It claimed that often times agro products delay to reach the market place due to lack of approval from the Tanzania Bureau of Statistics (TBS), Tanzania Food and Drugs Authority (TFDA), Tanzania Revenue Authority (TRA) and ministries.
CTI Chairman Leodegar Tenga espressed the concerns on Friday to the parliamentary committee on industry, trade and environment in Dar es Salaam.
He said apart from reducing levies, the government should also harmonize regulations and functions performed by different other authorities.
“We need a stable tax system and financial policy to ensure sustainable productivity and promotion of investment” he said.
He commended the newly introduced system whereby the private sector is involved in preparation of government budget for specific fiscal year.
The CTI boss noted that suggestions by the private sector should be included in the budget if the country is to ensure sustainable economic growth instead of the short-term revenue objectives planned annually by revenue collection authorities.
Tenga underscored the need to enhance the customs administration to control smuggling and importation of counterfeit and sub –standard goods. He said the move will ensure fair competition between imported and locally manufactured products.
“We are working closely with TRA, TFDA, TBS and the Ministry for Trade, Industry and Investment to address the problem,” he noted.
He said for the past seven years the industrial sector has been growing by 7 percent. He said its contribution in the national income is 7 percent and that it has employed 11 per cent of the labour force in five years.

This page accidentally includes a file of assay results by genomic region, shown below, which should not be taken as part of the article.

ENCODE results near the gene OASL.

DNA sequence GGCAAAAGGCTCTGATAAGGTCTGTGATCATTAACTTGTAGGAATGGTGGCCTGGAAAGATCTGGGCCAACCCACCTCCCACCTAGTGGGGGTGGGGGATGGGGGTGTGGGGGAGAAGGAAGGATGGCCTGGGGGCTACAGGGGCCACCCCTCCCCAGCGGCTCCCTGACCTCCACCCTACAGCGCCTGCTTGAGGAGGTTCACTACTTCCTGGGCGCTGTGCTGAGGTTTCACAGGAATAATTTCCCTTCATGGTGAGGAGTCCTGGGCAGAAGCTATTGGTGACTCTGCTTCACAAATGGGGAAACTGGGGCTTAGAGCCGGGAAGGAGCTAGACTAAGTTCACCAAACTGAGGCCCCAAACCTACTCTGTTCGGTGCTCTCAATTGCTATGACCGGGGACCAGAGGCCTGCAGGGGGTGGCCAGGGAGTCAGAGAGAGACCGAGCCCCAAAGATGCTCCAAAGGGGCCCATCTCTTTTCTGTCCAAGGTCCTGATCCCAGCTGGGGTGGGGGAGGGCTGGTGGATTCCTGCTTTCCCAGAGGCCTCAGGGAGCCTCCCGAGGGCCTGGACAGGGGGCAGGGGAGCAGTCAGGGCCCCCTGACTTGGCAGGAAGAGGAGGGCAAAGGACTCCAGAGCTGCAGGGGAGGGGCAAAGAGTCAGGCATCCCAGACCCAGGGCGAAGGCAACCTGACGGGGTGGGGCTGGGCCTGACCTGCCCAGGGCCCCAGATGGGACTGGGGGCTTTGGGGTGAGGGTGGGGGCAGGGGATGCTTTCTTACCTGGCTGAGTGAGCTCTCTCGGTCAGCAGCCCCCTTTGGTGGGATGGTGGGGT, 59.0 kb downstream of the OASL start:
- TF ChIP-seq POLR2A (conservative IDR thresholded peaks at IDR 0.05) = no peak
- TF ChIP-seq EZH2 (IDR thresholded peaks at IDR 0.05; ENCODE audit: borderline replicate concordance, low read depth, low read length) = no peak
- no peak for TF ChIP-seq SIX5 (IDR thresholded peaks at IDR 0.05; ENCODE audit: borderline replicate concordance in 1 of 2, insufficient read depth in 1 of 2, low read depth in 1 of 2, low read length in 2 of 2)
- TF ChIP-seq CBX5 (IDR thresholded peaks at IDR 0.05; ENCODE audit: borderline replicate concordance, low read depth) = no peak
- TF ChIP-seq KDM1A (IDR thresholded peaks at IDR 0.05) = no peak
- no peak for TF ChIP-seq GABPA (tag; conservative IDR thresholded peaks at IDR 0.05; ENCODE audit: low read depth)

He said the industry production has been growing by 6.8 percent in two years while its contribution in the country’s export has reached 23.3 per cent.
“We are committed to support the country’s efforts towards implementation of the national development vision that aim to change Tanzania into a middle income country by 2025,” he said.
For his part, plant manager at Tanga cement, Eng Benedict Lema urged the government to support technical colleges for them to produce graduates with hands-on skills.
Representing one of the toothpaste manufacturing factories, Farida Rubanza called on the government to consider reduction of import levy for raw materials that are not available in the country.
She said they were paying a levy of 10 percent in previous years but it has now been doubled to 25 per cent.
Hussein Kamote from CTI suggested for the government to establish special economic zones in every region to fasten industrial development.
He said local manufacturers must be protected and favoured through introduction incentives.
Meanwhile, the committee chairperson, Vicky Kamata said their concerns will be submitted to the government for action.
She said the government is willing to give them incentives but they should also implement corporate social responsibility (CSR) policy and ensure good relationship with surrounding communities.